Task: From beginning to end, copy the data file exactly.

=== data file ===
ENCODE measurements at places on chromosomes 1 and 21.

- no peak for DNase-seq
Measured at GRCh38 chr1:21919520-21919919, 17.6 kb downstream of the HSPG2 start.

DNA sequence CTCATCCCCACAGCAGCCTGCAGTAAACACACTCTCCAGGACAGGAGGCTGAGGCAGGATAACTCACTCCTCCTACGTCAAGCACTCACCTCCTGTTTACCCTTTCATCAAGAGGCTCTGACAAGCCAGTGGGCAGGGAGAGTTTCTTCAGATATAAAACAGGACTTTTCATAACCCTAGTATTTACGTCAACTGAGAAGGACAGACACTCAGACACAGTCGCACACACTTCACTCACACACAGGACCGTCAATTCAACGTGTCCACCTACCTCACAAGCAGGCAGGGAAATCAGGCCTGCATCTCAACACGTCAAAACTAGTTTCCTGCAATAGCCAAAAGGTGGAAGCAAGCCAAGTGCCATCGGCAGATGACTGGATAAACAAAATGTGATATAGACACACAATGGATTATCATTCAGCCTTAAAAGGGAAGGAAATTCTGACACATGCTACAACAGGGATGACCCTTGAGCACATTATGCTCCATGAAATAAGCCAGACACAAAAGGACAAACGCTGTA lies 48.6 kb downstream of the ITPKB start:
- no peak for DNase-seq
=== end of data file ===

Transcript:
ENCODE measurements at places on chromosomes 1 and 21.

- no peak for DNase-seq
Measured at GRCh38 chr1:21919520-21919919, 17.6 kb downstream of the HSPG2 start.

DNA sequence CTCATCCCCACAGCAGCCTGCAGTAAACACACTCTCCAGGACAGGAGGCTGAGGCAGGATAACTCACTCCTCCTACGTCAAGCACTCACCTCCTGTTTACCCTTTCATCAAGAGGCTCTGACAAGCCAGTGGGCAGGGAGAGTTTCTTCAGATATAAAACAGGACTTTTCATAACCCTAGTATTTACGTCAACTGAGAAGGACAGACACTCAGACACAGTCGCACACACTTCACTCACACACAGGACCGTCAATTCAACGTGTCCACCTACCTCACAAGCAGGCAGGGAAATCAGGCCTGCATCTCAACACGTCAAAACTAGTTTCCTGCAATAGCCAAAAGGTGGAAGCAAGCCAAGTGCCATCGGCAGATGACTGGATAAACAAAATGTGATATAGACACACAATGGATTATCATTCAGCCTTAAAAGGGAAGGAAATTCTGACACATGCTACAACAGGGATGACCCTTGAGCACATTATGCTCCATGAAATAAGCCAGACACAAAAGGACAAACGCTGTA lies 48.6 kb downstream of the ITPKB start:
- no peak for DNase-seq